A bank determines your interest rate based on current market conditions as well as your creditworthiness. The better your credit and financial situation, the lower your interest rate typically is. The interest rates on mortgages are compounded, which means that you're paying interest on the interest that has accrued every month as well as on the principal balance of the loan. Although .25 percent may seem like an insignificant number, it adds up when you consider the size and length of the loan.
The Formula
The standard formula for calculating a monthly mortgage payment is M= P[i(1+i) to the nth power] divided by [(1+i) to the nth power-1]. "M" equals your monthly payment. The “i” is your interest rate divided by 12. The "P" stands for the principal of your loan and “n” is the number of payments, which will vary depending on the length of your loan. By entering different interest rates, you can see the amount .25 percent would cost you per month.


Doing the Math
If your interest rate is 5 percent on $100,000, you can calculate your monthly payment to be $536.82 after plugging the numbers into the equation. If your interest rate is .25 percent higher, at 5.25 percent, your monthly payment becomes $552.20, a difference of about $15 a month. If you have a $200,000 15-year loan at 5 percent, your monthly payment is $1,581.59, and at 5.25 percent, it increases to $1,607.76. The .25 percent difference adds an extra $26 a month. Although that may not seem like a significant amount of money, it adds up to over $4,000 over the life of your loan.
Online Tools
If you don’t particularly care for algebra, there are online tools to help you calculate your monthly mortgage costs based on the terms of your loan. The National Association of Realtors' website offers an online tool where you can enter the terms of your loan and it automatically calculates your monthly mortgage payments for you.






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EO 11110

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#13
rates will go down if/when the stock market crashes. frbny will see to it (if history is any guide)

i'm playing a similar game with my retirement. interest rates up = i get less from megacrop. i'm betting on the crash....then i hit 'em
 

ttazzman

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........really are two basic options here......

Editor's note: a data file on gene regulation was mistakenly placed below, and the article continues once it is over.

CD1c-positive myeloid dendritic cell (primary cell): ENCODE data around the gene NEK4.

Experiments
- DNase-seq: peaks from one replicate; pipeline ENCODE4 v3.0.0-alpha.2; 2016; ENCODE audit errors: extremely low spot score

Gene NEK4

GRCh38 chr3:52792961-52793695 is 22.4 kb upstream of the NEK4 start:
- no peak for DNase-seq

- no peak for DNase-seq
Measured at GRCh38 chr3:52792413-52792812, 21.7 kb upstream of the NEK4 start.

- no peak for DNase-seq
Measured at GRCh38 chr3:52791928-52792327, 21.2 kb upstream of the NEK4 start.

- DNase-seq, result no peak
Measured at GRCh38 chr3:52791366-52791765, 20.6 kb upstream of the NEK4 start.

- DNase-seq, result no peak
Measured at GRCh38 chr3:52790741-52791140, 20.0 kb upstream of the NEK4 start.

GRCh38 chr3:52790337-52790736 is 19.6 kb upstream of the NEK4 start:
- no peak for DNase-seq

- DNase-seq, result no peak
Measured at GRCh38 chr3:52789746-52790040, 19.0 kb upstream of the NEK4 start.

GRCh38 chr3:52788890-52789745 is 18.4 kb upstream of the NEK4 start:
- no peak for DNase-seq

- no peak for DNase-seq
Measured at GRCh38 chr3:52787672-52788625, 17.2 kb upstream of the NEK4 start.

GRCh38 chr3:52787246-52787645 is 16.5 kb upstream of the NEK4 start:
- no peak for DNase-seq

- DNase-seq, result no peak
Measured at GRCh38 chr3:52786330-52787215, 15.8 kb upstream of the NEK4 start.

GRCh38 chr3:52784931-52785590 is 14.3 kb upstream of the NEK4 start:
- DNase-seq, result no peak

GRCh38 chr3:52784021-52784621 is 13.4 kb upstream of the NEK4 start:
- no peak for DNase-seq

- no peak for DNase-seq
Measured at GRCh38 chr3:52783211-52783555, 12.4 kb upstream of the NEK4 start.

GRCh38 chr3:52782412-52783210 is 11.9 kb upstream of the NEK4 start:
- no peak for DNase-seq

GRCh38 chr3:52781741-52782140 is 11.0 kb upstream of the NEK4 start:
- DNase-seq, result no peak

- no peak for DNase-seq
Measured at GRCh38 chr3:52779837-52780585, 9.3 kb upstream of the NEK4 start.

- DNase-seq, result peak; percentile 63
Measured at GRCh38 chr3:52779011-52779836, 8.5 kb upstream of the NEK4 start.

#1....sell the house as is .....at least in our area rental fixer upper homes are lasting days on the market ...market is hot ...time to sell is now.......recently sold two homes in a combined less than 2 days from a estate

#2.......Do the math........get quotes etc........its basicly a math problem and there is no excuse for not doing the leg work...factor in the variables such as .....expected intrest increases .....etc...

personally i was offered similar options in the last 2 months due to a family death on two properties and selling the houses was by far the best option given our variables and math.

also include the value of the home as a variable .........low intrest rates are driving prices up....as intrest rates rise the market will stagnate and prices will fall ......it would be real easy to get upside down very quickly going forward
 
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#15
I am not selling the house, but plan to turn into a rental down the road. My mom worked too hard to keep the house in our family. I live in Nebraska which is why I guess cost of fixing is so low. My neighbor is selling his house, rented it out for years. He had contractors do a whole new roof and siding for $9700. I figured to have them do the same on my house. Average cost for a new roof is like $4-5k. I got a new AC/Furnace for $5,000.

I will get pics of my roof condition. I plan to get a new drive way, gutters, etc. The remaining mortgage is $40k atm, and house is tax assessed at $90k. Comps in the area are selling for $125k +. I want to take out $70k-80k; put $20k into fixing it, pay off some of my debt, estate lawyer fee and possibly buy another property as a rental. I did read it wrong, this year will be 3% interest by October, and it will increase another 1% next year and 2021 will be 4.33%
 

Goldhedge

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#16
The mortgage I am still paying is still in my mother's name but it has a HAMP incentive, so next year it will be finally exhausted crediting $5k off the loan balance. The mortgage at the moment is 2% interest and it's a balloon type. It's suppose to increase in October 3-4%.
Sounds like it's an ARM? I would talk with a lender to learn what your options are today and put yourself into a fixed mortgage. Balloons? To what and when??

Home Affordable Modification
The Home Affordable Modification Program (HAMP) was available to help homeowners at risk of default, by providing the borrower with affordable and sustainable monthly payments.​
Although the HAMP program is no longer available for new modifications, servicers should continue working with borrowers previously identified as eligible for HAMP and on any mortgage loans previously modified under HAMP.​
I still don't know what it is. Interest only? Assumable?

The house desperately needs a new roof, the church put the shingles on wrong. So high winds took a small portion off of it. I keep a tarp over for now. Also needs new siding as well. So I am trying to make the best decision.
If no water is getting in I don't see how you'll increase the damage. If water is getting in, address it pronto.

It's either I refinance with a fix rate this year and get the roof/siding fixed or wait it out until next year, to get $5k taken off the loan. I know the interest rates are going to continue to increase as the economy is still doing good.
Check with a lender as mentioned above. Have them print out an am schedule (amortization schedule) for several scenarios. Compare. You can also find an 'am' calculator online, but you'll need to know what the current interest rate is (reality). What is the mortgage tied to - i.e., what goes up or down that affects your rate?? It's tied to something. Then do the math.